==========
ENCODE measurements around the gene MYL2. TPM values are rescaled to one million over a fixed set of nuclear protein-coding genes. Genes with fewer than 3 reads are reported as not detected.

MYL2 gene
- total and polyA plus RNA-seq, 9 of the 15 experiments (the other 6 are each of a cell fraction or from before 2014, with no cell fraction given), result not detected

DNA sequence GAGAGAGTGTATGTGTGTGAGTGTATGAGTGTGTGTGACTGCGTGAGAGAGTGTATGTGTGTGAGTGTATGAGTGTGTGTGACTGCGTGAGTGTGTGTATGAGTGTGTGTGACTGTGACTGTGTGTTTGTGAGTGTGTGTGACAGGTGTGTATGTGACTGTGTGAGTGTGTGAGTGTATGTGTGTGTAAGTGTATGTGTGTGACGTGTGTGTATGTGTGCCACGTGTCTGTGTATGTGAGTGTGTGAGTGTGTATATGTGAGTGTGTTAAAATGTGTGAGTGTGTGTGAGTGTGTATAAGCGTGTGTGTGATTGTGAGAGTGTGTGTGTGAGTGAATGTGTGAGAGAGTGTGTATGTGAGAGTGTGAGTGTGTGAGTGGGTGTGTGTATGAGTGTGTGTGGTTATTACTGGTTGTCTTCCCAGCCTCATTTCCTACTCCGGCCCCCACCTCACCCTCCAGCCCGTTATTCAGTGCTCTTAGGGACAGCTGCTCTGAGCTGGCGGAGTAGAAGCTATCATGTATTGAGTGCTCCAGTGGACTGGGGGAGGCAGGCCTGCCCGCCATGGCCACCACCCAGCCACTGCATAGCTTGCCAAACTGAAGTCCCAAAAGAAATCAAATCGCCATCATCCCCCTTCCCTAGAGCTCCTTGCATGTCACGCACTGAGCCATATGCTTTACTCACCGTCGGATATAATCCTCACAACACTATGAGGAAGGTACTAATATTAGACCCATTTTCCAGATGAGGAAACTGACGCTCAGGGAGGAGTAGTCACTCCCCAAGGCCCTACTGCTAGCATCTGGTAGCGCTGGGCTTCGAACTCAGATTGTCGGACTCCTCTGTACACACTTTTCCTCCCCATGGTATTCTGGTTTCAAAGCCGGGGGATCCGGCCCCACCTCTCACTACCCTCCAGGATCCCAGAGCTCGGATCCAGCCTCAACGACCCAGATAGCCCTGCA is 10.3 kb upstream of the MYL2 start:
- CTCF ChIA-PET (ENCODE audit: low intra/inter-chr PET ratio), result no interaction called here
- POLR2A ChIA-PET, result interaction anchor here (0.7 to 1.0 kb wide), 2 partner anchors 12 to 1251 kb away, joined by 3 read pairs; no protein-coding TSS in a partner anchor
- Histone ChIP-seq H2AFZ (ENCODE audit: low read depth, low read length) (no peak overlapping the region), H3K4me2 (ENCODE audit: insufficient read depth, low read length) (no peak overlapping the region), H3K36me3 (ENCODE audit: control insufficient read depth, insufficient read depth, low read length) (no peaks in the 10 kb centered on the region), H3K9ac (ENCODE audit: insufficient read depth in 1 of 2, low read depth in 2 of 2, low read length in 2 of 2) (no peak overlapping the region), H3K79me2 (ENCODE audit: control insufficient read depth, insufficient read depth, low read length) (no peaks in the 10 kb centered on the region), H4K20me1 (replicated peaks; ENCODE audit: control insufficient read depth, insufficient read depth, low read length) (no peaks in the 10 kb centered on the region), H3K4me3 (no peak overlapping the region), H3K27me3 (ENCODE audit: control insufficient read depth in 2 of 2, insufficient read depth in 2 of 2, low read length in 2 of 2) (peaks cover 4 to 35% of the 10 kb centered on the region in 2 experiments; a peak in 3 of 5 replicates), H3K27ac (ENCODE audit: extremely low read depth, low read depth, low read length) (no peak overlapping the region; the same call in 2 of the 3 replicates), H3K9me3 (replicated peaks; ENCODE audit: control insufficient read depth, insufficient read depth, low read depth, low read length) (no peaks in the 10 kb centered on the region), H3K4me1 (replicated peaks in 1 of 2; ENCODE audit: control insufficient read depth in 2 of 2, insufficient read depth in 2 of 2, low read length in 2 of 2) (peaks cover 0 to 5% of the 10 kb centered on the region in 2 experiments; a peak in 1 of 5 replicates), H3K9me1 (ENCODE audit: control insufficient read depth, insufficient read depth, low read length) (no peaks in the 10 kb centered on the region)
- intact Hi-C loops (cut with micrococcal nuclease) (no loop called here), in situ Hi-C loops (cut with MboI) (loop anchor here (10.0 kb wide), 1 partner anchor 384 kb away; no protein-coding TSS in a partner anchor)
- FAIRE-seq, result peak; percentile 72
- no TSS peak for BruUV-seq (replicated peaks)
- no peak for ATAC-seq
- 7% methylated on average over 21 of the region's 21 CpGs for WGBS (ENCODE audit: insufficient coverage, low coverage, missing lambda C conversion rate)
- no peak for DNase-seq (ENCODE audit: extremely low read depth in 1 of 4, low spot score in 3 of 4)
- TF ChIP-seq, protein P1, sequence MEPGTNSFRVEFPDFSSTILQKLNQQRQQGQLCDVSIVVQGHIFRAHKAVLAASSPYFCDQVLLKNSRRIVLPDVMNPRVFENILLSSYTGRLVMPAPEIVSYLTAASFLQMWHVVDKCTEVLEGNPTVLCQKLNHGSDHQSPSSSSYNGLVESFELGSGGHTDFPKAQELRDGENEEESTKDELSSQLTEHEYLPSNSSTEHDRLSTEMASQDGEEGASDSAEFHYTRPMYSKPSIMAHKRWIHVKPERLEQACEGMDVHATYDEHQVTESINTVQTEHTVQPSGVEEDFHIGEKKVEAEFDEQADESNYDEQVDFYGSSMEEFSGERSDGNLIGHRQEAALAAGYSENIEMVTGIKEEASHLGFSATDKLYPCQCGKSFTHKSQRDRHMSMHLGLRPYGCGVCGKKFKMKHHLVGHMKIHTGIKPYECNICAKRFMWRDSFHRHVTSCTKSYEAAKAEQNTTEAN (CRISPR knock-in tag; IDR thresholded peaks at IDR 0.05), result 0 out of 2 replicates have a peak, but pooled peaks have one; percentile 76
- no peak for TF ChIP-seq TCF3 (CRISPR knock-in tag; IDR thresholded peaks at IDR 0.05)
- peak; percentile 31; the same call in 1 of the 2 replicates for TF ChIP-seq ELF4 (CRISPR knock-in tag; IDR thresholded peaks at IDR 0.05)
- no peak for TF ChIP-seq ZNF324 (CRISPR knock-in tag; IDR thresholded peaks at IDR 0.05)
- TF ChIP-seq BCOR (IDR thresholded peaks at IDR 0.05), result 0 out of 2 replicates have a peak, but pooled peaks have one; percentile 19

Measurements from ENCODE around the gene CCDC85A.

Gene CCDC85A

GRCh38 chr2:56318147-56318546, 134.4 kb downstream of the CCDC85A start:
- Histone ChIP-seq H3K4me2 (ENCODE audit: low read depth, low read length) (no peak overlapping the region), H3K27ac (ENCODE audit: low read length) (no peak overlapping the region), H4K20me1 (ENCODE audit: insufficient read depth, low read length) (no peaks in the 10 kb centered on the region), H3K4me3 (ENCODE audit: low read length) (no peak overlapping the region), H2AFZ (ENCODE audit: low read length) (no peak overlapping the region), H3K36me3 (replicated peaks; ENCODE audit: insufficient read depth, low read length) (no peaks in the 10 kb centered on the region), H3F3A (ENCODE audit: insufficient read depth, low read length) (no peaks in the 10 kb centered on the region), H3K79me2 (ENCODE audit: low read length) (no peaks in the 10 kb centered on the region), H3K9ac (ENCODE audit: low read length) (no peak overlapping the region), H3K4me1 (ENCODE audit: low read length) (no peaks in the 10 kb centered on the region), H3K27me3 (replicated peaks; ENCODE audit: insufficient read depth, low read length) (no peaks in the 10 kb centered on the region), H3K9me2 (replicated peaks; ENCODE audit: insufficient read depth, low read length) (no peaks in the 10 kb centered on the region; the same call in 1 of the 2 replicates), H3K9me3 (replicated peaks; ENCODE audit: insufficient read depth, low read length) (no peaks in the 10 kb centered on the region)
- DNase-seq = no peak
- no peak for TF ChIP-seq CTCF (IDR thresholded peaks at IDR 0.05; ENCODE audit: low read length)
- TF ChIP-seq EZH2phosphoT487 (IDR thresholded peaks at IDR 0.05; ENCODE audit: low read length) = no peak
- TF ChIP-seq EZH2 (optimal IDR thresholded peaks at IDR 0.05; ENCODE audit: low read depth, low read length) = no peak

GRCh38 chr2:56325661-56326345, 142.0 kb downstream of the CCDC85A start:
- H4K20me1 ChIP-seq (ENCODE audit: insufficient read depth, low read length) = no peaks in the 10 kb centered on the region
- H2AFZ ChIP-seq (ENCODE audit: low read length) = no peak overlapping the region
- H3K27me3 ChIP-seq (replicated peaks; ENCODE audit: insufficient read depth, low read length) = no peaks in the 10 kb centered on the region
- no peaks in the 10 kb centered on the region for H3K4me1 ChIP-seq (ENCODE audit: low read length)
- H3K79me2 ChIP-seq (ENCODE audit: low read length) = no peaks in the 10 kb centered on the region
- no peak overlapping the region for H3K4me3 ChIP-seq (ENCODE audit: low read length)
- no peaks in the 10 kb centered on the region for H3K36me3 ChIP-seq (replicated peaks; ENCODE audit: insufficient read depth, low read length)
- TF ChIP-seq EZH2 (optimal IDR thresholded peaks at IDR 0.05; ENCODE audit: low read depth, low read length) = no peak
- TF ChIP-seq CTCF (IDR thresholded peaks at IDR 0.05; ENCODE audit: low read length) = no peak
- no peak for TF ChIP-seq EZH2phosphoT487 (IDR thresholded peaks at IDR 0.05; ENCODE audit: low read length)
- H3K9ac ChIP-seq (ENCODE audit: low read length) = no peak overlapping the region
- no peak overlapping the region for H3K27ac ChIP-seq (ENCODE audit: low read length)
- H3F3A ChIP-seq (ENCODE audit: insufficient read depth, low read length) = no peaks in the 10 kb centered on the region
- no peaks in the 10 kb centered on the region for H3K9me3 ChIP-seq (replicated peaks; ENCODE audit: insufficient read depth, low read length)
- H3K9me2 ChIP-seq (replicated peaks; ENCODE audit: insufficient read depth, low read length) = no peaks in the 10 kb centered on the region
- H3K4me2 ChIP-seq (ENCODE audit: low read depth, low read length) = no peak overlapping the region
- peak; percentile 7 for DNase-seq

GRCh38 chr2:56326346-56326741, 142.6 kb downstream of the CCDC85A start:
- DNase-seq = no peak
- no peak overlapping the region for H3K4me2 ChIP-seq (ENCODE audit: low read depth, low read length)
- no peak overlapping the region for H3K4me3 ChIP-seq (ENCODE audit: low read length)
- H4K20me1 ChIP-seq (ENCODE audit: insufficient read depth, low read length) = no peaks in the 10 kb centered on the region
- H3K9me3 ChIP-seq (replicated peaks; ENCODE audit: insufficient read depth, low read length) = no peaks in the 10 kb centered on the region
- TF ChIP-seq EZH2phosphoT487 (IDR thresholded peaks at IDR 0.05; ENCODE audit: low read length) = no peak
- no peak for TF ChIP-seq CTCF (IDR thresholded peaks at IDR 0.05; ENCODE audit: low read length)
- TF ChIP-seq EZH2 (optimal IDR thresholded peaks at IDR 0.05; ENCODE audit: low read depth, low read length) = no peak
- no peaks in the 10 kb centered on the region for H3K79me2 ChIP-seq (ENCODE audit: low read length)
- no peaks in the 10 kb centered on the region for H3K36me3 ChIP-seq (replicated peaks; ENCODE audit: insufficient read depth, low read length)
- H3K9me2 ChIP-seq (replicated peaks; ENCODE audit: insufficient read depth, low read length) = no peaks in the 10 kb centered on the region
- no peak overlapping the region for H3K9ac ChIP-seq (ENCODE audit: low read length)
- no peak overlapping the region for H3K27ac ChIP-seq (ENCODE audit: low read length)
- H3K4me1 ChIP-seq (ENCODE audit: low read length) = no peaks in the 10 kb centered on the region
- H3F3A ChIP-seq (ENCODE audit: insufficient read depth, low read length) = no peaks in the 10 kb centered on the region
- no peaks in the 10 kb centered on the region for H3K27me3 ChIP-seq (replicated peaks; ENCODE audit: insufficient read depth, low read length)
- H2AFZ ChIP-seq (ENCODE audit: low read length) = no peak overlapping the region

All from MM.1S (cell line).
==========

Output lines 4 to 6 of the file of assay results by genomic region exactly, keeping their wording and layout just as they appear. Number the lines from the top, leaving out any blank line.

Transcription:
DNA sequence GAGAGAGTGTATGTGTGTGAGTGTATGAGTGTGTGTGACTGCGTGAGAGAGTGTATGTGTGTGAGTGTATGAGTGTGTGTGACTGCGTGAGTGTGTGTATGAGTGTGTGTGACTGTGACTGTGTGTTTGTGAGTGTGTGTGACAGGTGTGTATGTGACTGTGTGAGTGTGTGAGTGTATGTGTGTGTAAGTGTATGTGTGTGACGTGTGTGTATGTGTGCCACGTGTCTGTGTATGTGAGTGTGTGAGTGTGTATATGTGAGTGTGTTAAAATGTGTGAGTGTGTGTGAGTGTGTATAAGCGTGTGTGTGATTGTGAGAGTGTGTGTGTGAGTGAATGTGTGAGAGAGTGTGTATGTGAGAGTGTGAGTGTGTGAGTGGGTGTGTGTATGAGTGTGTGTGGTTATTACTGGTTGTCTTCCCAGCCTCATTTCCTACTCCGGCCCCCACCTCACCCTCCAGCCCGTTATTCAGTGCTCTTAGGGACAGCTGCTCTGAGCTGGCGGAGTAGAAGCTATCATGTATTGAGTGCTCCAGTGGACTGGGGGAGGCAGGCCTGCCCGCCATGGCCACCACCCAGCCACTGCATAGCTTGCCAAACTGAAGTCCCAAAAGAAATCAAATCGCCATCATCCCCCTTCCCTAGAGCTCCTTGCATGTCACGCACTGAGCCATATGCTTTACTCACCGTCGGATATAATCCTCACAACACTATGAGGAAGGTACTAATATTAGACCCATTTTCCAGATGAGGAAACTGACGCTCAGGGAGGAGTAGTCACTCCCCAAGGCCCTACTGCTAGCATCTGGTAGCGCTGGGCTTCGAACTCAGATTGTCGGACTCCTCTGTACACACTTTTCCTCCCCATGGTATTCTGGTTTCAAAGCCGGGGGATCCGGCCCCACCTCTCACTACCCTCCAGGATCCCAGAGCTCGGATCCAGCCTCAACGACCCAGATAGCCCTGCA is 10.3 kb upstream of the MYL2 start:
- CTCF ChIA-PET (ENCODE audit: low intra/inter-chr PET ratio), result no interaction called here
- POLR2A ChIA-PET, result interaction anchor here (0.7 to 1.0 kb wide), 2 partner anchors 12 to 1251 kb away, joined by 3 read pairs; no protein-coding TSS in a partner anchor